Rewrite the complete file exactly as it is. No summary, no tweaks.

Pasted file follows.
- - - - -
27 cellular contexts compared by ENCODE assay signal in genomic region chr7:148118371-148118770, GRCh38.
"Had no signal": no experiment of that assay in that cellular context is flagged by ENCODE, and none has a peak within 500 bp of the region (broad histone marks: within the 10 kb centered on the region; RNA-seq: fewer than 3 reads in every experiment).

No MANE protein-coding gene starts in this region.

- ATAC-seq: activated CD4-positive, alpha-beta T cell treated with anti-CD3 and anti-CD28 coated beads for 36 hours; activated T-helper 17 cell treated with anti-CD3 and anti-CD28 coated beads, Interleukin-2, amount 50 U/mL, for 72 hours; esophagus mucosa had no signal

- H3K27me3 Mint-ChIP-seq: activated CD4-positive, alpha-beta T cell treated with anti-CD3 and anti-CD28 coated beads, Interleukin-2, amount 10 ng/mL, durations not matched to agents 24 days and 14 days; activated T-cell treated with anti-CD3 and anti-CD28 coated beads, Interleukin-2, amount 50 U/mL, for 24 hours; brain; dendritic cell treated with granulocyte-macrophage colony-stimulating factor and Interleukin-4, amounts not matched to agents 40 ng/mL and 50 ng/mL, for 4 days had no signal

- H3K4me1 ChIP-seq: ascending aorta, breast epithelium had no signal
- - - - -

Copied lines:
27 cellular contexts compared by ENCODE assay signal in genomic region chr7:148118371-148118770, GRCh38.
"Had no signal": no experiment of that assay in that cellular context is flagged by ENCODE, and none has a peak within 500 bp of the region (broad histone marks: within the 10 kb centered on the region; RNA-seq: fewer than 3 reads in every experiment).

No MANE protein-coding gene starts in this region.

- ATAC-seq: activated CD4-positive, alpha-beta T cell treated with anti-CD3 and anti-CD28 coated beads for 36 hours; activated T-helper 17 cell treated with anti-CD3 and anti-CD28 coated beads, Interleukin-2, amount 50 U/mL, for 72 hours; esophagus mucosa had no signal

- H3K27me3 Mint-ChIP-seq: activated CD4-positive, alpha-beta T cell treated with anti-CD3 and anti-CD28 coated beads, Interleukin-2, amount 10 ng/mL, durations not matched to agents 24 days and 14 days; activated T-cell treated with anti-CD3 and anti-CD28 coated beads, Interleukin-2, amount 50 U/mL, for 24 hours; brain; dendritic cell treated with granulocyte-macrophage colony-stimulating factor and Interleukin-4, amounts not matched to agents 40 ng/mL and 50 ng/mL, for 4 days had no signal

- H3K4me1 ChIP-seq: ascending aorta, breast epithelium had no signal